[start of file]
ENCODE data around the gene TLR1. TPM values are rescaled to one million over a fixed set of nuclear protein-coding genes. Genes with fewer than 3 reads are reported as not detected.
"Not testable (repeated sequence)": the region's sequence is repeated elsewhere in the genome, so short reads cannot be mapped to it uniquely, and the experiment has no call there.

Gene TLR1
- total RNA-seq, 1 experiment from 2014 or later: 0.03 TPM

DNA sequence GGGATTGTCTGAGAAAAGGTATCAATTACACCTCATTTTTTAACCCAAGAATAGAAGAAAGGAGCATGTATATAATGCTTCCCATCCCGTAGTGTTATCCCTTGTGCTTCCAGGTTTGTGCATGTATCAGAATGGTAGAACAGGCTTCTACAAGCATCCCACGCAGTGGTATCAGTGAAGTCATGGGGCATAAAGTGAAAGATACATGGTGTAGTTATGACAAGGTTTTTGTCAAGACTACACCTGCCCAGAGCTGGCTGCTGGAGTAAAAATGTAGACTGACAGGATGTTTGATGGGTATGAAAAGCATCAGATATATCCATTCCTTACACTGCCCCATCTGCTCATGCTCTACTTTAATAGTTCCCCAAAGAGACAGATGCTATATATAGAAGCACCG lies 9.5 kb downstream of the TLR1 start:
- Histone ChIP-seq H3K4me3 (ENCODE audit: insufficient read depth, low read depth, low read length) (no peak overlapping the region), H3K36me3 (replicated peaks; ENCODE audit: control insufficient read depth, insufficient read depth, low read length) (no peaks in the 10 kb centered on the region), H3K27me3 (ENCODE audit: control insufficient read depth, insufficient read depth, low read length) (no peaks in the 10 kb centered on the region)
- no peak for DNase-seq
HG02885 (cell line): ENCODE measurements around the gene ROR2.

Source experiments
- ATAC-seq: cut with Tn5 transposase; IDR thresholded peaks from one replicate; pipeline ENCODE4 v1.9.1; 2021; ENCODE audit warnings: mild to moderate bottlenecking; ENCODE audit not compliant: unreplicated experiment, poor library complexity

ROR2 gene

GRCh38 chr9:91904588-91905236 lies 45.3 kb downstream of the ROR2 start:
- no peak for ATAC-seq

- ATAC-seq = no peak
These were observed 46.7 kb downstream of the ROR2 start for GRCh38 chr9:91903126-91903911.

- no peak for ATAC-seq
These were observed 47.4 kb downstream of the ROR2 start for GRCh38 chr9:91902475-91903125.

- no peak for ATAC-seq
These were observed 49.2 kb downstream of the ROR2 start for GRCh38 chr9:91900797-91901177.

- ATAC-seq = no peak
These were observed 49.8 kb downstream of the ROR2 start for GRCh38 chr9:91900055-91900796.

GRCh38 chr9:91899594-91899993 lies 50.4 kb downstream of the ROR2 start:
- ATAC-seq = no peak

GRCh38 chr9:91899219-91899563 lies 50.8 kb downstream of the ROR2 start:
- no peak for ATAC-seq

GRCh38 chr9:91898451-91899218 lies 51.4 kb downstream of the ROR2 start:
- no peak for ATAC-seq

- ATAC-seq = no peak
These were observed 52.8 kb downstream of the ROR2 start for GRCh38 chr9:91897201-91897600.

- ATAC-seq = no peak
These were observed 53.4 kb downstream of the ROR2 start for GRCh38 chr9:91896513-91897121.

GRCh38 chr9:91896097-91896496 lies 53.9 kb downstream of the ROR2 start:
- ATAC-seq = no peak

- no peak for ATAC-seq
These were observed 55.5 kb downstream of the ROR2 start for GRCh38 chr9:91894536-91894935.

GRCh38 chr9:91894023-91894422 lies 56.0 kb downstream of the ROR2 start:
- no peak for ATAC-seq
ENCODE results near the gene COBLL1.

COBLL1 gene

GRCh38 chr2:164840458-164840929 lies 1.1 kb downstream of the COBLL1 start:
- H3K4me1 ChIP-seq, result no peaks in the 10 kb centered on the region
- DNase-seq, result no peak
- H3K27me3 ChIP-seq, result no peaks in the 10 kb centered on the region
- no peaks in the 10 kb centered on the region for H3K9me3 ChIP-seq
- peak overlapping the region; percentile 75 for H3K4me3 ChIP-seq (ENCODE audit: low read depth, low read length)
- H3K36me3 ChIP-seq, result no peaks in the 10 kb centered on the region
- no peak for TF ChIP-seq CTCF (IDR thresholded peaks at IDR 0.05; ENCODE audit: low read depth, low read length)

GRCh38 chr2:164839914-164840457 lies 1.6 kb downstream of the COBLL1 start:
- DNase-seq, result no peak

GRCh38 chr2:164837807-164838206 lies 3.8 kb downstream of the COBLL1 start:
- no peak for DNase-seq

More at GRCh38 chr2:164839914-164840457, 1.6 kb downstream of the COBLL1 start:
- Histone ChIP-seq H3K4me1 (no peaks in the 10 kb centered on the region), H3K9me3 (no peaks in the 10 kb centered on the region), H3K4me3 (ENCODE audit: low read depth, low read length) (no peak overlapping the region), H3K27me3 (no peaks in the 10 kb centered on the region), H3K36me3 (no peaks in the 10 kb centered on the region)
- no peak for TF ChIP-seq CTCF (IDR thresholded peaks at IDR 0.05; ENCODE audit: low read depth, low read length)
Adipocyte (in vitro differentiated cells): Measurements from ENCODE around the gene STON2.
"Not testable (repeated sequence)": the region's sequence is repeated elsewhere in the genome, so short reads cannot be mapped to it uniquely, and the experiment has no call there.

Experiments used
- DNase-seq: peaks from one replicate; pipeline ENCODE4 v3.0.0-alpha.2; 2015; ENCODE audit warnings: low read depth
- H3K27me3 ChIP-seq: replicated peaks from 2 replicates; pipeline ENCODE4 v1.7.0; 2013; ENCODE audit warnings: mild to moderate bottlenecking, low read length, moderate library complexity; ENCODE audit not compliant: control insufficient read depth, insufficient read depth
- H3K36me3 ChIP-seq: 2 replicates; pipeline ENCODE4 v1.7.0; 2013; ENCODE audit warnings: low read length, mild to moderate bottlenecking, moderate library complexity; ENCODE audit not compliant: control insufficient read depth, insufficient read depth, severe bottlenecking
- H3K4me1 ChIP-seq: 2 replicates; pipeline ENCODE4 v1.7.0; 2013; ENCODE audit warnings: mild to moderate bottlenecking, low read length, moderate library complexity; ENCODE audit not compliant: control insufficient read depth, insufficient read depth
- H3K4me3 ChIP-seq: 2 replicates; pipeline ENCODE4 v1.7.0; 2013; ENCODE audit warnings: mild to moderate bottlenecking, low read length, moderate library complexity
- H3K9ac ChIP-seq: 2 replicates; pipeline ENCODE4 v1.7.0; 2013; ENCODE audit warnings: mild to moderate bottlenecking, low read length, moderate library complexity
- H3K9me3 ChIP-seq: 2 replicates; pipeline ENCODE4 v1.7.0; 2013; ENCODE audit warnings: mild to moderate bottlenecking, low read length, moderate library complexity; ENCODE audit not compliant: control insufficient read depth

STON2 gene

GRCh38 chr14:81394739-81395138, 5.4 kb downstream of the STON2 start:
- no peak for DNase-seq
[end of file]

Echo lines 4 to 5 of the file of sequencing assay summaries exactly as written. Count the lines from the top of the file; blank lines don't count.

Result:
- total RNA-seq, 1 experiment from 2014 or later: 0.03 TPM

DNA sequence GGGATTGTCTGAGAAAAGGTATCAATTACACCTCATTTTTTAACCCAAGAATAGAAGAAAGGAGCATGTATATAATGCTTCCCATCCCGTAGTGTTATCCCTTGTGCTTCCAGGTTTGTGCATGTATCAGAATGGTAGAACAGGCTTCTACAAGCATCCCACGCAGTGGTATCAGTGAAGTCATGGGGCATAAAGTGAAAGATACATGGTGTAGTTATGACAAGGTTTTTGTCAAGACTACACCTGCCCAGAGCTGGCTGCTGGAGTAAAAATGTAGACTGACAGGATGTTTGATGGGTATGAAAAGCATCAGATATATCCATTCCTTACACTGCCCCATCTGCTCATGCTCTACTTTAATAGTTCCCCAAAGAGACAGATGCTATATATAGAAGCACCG lies 9.5 kb downstream of the TLR1 start: